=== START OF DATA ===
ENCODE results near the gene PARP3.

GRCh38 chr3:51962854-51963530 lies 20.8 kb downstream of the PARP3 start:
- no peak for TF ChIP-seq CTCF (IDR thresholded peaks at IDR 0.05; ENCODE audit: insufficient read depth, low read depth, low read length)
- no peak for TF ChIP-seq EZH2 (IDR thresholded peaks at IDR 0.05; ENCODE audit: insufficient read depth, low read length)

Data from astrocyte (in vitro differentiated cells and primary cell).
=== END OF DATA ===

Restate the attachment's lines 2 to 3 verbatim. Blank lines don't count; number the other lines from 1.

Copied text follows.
GRCh38 chr3:51962854-51963530 lies 20.8 kb downstream of the PARP3 start:
- no peak for TF ChIP-seq CTCF (IDR thresholded peaks at IDR 0.05; ENCODE audit: insufficient read depth, low read depth, low read length)